To access data stored in a SYSTEM 2000 database, you must refer to either the component number or the component name. Both are unique in the database definition to avoid ambiguity. Each line in a database definition begins with the component number and the component name.
When you create descriptor files for SYSTEM 2000 databases, the ACCESS procedure creates corresponding SAS variable names from the SYSTEM 2000 item names. You can then use the variable names in SAS procedures.
In a SYSTEM 2000 database, associated schema items are grouped by schema record. That is, different schema records store different groups of data, and a schema item belongs to only one schema record. Grouping associated schema items into schema records is similar to planning a form; a form is usually divided into sections with one section for each set of related data.
For example, looking at the EMPLOYEE database definition in Database Definition, schema items C1 through C16 pertain to personal information on each employee. These items are grouped in one record, the ENTRY record or C0 record. (The component number and name for the ENTRY record is not listed in a definition unless it has been renamed.) The schema items for information about an employee's position (C101 through C106) are grouped in schema record C100, POSITION WITHIN COMPANY.
|Establishing Relationships between Schema Records|
Relationships between schema records are established by arranging the schema records into levels. That is, each schema record is placed at a certain level, which creates a hierarchical structure.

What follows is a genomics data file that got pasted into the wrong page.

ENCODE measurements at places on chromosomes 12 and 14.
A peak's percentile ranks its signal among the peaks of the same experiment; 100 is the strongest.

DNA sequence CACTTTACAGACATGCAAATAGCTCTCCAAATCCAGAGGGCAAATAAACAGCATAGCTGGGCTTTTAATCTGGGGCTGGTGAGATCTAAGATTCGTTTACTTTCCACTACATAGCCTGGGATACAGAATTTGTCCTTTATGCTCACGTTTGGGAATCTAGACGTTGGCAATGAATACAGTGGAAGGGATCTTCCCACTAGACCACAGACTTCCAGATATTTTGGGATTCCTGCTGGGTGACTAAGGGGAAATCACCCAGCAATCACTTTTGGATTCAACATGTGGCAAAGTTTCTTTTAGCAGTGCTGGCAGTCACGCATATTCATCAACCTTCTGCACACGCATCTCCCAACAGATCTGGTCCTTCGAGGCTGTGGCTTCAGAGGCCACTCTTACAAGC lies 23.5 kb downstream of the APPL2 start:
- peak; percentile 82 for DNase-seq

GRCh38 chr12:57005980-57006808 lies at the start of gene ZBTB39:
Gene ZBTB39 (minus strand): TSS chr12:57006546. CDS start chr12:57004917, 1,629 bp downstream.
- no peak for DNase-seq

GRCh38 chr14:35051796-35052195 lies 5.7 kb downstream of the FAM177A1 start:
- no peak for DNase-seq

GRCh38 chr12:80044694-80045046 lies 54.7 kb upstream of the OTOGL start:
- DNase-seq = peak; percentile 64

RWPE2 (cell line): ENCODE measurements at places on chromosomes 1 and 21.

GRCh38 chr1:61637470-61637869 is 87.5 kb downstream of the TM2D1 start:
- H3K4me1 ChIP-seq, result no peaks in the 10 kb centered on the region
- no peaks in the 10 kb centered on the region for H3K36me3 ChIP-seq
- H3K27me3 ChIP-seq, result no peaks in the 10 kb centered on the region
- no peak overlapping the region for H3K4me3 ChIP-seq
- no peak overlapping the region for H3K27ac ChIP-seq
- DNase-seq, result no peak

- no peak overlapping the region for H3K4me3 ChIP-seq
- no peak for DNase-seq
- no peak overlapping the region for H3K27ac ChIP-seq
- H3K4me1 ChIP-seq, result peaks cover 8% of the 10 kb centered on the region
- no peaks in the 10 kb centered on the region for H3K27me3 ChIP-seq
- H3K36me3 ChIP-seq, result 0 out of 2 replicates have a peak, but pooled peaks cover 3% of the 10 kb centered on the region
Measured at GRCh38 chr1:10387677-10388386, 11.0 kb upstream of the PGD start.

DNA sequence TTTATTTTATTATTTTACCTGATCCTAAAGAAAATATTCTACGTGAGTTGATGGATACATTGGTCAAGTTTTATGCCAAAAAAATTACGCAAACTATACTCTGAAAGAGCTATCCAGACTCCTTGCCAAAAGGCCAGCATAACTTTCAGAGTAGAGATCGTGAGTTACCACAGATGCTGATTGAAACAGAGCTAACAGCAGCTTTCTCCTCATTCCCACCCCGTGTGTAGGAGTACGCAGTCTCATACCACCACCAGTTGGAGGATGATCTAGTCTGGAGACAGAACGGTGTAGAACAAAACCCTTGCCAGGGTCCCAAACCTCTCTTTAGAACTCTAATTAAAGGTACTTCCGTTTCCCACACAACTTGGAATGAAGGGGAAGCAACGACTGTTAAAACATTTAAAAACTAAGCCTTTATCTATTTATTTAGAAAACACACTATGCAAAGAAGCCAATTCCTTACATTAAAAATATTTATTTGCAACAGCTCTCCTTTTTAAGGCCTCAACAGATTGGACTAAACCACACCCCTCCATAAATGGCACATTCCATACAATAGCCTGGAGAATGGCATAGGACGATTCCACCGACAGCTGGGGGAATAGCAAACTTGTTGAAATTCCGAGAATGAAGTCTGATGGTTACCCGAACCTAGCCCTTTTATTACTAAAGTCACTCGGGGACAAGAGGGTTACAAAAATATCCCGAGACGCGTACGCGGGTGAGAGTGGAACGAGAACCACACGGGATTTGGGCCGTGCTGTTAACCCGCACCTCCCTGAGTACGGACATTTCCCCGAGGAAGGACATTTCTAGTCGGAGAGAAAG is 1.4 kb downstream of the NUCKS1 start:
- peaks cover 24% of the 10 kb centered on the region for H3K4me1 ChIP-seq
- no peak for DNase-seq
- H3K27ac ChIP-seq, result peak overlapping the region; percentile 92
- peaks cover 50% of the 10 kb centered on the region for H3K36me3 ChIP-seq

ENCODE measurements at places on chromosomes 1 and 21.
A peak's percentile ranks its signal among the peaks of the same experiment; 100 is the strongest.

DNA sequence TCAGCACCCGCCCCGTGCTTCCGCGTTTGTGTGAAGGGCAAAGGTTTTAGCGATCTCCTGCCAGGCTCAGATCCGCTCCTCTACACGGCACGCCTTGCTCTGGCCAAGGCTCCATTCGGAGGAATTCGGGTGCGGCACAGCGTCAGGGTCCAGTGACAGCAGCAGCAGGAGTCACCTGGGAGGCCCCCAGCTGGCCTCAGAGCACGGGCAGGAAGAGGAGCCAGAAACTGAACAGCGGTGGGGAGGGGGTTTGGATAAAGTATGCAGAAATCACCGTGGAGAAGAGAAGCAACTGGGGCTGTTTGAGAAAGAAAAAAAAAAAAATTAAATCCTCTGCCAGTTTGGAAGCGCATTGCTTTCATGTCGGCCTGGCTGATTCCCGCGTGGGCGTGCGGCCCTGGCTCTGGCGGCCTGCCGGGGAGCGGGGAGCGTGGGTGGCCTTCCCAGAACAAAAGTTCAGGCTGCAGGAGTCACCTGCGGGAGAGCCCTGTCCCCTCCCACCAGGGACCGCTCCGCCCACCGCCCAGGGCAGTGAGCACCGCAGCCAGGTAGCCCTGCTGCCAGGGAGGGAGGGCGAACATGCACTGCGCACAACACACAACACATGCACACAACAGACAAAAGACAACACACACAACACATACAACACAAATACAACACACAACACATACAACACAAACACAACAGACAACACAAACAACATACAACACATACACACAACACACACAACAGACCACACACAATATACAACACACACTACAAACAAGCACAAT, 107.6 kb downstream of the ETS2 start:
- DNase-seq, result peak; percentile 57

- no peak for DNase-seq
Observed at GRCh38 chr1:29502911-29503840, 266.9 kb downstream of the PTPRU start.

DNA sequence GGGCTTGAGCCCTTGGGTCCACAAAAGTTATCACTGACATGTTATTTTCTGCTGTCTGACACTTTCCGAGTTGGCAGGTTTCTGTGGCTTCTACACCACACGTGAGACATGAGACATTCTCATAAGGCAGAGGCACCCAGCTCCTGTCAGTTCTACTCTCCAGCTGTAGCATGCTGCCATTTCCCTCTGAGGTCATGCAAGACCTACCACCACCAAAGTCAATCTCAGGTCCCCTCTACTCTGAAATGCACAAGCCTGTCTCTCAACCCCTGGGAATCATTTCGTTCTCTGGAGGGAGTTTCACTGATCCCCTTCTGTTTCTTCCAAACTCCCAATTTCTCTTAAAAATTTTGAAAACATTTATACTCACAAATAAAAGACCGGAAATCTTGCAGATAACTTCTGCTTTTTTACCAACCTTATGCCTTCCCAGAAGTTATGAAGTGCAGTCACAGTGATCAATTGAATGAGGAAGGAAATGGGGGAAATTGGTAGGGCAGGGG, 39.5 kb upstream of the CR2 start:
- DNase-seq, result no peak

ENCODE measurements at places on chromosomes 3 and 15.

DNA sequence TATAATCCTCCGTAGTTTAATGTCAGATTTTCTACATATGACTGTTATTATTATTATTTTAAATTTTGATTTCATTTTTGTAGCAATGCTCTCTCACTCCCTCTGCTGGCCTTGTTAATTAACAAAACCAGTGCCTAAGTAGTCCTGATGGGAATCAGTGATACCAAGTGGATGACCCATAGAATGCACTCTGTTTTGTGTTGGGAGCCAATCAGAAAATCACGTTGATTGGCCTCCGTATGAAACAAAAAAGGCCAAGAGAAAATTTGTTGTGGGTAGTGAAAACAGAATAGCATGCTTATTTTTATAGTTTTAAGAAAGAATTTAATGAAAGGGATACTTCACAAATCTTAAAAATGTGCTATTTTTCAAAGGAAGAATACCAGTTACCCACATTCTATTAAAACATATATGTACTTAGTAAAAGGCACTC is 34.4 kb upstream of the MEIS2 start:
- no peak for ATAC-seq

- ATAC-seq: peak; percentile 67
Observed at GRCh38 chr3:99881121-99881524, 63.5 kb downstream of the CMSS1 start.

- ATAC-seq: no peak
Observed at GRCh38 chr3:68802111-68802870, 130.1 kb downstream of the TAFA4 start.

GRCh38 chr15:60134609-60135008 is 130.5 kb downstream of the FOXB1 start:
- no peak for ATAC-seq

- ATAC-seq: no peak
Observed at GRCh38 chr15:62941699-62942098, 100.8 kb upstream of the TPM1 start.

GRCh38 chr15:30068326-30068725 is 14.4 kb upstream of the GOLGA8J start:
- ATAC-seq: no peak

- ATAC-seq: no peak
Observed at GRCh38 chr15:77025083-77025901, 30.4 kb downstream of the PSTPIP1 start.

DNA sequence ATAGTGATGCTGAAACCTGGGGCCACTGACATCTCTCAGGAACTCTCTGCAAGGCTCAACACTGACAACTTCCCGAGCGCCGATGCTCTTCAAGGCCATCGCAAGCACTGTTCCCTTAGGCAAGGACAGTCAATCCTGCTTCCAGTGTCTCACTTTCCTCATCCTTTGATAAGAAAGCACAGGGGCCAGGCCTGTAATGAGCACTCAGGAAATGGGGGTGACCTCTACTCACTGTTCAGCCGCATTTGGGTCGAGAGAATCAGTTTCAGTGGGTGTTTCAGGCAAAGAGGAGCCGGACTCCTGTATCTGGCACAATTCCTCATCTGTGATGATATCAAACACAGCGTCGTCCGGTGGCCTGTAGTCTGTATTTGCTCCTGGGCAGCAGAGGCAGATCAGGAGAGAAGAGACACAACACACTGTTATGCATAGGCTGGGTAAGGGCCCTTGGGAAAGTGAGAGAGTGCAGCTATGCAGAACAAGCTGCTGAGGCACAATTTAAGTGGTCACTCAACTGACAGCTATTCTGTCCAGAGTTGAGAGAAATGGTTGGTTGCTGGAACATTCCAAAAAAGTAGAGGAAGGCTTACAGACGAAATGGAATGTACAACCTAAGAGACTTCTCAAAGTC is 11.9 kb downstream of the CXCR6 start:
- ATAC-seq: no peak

These levels are achieved by ranking schema items with values that occur once per employee (such as an employee's name and address) at a higher level than schema items with multiple values (such as an employee's job titles and salaries). That is, schema items having a one-to-many relationship with other schema items rank higher in the database hierarchy than those other schema items.
For example, using the EMPLOYEE database, notice the levels illustrated below. (In the database definition, shown in Levels in Database Definition, schema items are indented under their parent schema record, and schema records are stair-stepped to the right, reflecting the relationships between the records.)
Levels in Database Definition
The next set of terms refers to the relationships between the levels, which are like relationships in a family.
Schema records are disjoint if their paths are different. For example, records C110 and C410 are disjoint. When you create a view descriptor, you cannot include items that are from disjoint schema records. That is, items from C110 and items from C410 cannot be included in the same view descriptor.
From your point of view, a database consists of groups of logically related data called logical entries. The database definition serves as a pattern to create logical entries for the database and to interpret them. A logical entry contains groups of related data called data records. A data record is an identifiable set of values treated as a unit and associated with a schema record.
For example, in the EMPLOYEE database, logical entries contain data about employees; that is, all data records pertaining to a single employee make up a single logical entry. Each logical entry has a data record for personal data (such as the employee's name, address, and birthday) and a data record pertaining to the position that the employee holds in the company (such as title, department, manager, and pertinent dates). If the employee has held several positions, there is a data record for each position, as illustrated in Logical Entry.